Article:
Date 30 April 2009
Reserve Bank Governor Alan Bollard said: “Overall, developments since March point to lower medium-term inflation than previously projected. The main factors behind this are weaker global growth, and an unwarranted tightening in financial conditions via both higher long-term interest rates and a stronger exchange rate than expected.
“Global financial markets have showed some tentative signs of stabilisation since the March Monetary Policy Statement and governments in the major economies are continuing to make progress in resolving their banking system difficulties. However, a large amount still needs to be done and sentiment remains fragile. Negative feedback from the global recession could also still adversely affect financial institutions.
“The world economy deteriorated further than expected in the first quarter of 2009. While monetary and fiscal policy responses in many countries have been substantial and there are some signs of stabilisation in some countries, we still expect the adverse economic forces generated by the crisis to remain dominant throughout 2009. The timing and extent of global recovery remain highly uncertain.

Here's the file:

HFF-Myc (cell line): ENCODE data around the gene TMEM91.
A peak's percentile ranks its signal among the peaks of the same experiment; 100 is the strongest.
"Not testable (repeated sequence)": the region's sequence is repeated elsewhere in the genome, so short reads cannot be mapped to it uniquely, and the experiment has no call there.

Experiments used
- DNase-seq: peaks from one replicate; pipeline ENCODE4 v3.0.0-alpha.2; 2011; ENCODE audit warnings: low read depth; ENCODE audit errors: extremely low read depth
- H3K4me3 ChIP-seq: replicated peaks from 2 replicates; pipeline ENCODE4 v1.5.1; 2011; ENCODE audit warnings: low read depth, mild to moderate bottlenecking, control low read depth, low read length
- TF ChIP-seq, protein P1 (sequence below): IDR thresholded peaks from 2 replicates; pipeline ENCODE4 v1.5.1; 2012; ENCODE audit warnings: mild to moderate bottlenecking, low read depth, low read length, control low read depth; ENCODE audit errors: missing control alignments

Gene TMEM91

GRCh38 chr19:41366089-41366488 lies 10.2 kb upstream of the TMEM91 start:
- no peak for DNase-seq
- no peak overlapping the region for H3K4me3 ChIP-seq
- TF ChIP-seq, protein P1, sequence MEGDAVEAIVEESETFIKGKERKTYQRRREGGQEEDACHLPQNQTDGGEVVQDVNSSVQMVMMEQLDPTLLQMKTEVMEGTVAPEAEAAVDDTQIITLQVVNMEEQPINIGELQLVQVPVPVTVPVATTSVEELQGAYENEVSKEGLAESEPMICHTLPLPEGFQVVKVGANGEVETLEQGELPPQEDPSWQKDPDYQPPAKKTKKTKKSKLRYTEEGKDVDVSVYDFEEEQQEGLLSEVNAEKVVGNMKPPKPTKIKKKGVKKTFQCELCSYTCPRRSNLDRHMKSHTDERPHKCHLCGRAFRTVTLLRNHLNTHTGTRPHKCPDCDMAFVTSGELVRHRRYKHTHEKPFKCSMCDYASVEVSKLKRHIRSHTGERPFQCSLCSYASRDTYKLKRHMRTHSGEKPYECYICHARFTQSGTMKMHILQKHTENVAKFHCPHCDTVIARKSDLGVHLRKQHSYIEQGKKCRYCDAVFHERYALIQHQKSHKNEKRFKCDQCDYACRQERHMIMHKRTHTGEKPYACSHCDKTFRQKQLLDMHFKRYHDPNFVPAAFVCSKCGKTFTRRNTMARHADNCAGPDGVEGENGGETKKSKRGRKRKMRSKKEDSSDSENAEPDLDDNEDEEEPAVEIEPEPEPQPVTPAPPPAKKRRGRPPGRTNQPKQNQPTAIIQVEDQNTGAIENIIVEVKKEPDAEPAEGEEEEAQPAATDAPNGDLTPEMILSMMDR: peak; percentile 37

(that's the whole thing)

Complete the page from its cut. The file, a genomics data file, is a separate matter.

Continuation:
“While the New Zealand economy has not experienced the same extreme falls in economic activity as seen in a number of our trading partners, it remains weak. Business sentiment is low, investment has been curtailed and employment reduced.
“We expect the large decline in the OCR over the past year to pass through to more borrowers over coming quarters as existing fixed-rate mortgages come up for re-pricing. This, together with the stimulus from fiscal policy, will act to support the New Zealand economy and eventually see activity trough and pick up thereafter. However, the scale of the global financial crisis and domestic adjustments underway are such that it is likely to be some time before economic activity returns to robust and healthy levels.
“We consider it appropriate to provide further policy stimulus to the economy. We expect to keep the OCR at or below the current level through until the latter part of 2010. The OCR could still move modestly lower over the coming quarters.”
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